Planes, Trains, and Automobiles

I don’t usually like or use foul language, but I must share with you the fact that Breeanne described our travels yesterday as a “shitshow,” a term now used to also describe the Republican National Convention because of norovirus. But I digress.

We woke up at 4:30 yesterday morning to leave Pune, India, where we successfully conducted dozens of interviews and had a lovely time. We ate spicy samosas for breakfast at the airport and got on a Spice Jet airplane (we love the name!) to fly to Delhi. It was overall comfortable and similar to flying Southwest in the United States. Thankfully, they didn’t play or sing any corny music at our landing in Delhi.

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Once out of the Delhi airport, we took a bus to the metro station. We got on a sparkling clean metro car and headed for the train station. Once we got to the train station around 10:30 a.m., the craziness began.

People selling wares and rides accosted us. We were able to move past them quickly, despite carrying all of our luggage, and cross a crowded street of buses, cars, auto rickshaws, and food vendors to the train station. Once “inside” the open-air station, we stepped over hundreds of people laying on the floor, which was also covered with litter, urine, and yes, even feces. We found a counter, but soon realized that the ticket sales were for Indians only. We had to buy ours at the tourist information bureau. A man stopped to tell us where to go. He made us follow him upstairs where we could see the sign pointing us in the right direction. But we soon realized he was a tout, there to misdirect us into buying overpriced tourist tickets from his office. We ditched him and kept wandering; we found a tourist office, but it wasn’t the right one. They told us we had to take a bridge over the tracks to the right one.

During all of this, it was at least 99 degrees Fahrenheit and we were carrying large backpacks on our backs (complete with the books I ridiculously bought!) and smaller backpacks as well. My back is sore. My neck is sore. My feet were swollen by the end of the day.

We eventually made it over the bridge, which we think was a loading platform that required some sort of security entrance that we had somehow bypassed. We made it out and around another building, and there we saw many large signs pointing us to the tourist bureau office. However, as soon as we stepped in the right direction, a man greeted us and told us to go the other way. Stupidly, we followed him. He left us in a dank, urine-filled area of the station that was again only for Indian purchases. Another man approached us with a badge, saying that he worked there and would show us where to go, yet he wasn’t wearing a uniform. We started following, all the while sweating and aching, but we soon realized he was directing us to leave the train station. He did not work there at all.

Breeanne, being savvy and outspoken, told him to leave us alone and she walked away. He yelled at us and claimed he was treating us like his own “sisters.” Being the feminist she is, Breeanne said sarcastically, “Yeah, I’m sure he is. We know how people treat their sisters.” We made our way back across the lot and the traffic to the original signs we had seen and finally found a staircase leading up to the tourist office that was obscure and dark. No wonder it was so common for touts to stand there and misdirect people. It was hard to find.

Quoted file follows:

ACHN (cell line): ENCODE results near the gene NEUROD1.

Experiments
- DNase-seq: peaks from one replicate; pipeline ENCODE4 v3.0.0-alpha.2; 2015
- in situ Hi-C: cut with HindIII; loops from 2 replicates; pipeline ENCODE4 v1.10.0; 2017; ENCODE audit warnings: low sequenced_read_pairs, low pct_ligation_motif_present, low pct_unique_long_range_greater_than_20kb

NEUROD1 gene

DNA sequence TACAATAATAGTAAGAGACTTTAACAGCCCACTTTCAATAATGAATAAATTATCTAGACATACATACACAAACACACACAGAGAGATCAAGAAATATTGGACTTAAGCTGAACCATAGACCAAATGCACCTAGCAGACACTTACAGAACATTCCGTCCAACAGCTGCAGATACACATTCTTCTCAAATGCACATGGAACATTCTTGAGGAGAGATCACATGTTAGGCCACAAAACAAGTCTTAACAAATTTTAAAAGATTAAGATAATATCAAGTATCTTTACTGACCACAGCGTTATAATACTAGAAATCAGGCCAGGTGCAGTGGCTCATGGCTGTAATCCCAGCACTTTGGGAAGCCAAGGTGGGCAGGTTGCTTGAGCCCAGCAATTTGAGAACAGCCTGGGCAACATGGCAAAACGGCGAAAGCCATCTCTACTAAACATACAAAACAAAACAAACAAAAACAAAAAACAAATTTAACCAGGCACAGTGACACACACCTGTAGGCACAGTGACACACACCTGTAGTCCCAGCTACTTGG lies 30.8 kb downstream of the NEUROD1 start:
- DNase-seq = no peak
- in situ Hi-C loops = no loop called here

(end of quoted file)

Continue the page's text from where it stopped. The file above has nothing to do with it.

We purchased our train tickets, but the train was delayed. We waited in the office, which was thankfully air conditioned, for about four hours and then boarded the train on a lower platform.

It was dirty and crowded and again smelled like urine. The seat across from us had some sort of food stuck to it in large globs, but a man came and laid down on it like it was no big deal. Everybody took their shoes off. We did not.

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We have become close on this trip, but on this train, we reached a new level of cuddling. It created a lot of anxiety and we stuck together. The one highlight was when a cute girl came over to say hi to us. She was adorable and we giggled a lot.

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Here is our view from the train.

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An unfortunate reality of India is that there is garbage everywhere. We witnessed the bus driver collect all of our tickets and then throw them on the grass. We see people peeing in the streets, and often tiny shacks with corrugated tin roofs surround new developments of skyscrapers. The poor are very poor and the rich are very rich. The poverty is heartbreaking and overwhelming.

About four hours later, we arrived in Agra. We had not eaten all day. We had only had one bottle of water each, and we had avoided drinking because of the filthy squat toilets on the train. It was quite the experience.

on the train

It was a relief to reach our hotel via taxi and order some pizza, a luxury we know that the people we have witnessed on the streets everyday do not have. We went to bed early, but not before having a good laugh over the shower situation. The shower walls were all glass, even looking into the bedroom. We laughed about how we had become close on this trip, but not THAT close. When the bellboy brought our luggage, we asked him about how to cover the shower. He showed us a switch that lowered a shade over it. We laughed and laughed.

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Privacy and cleanliness at last.

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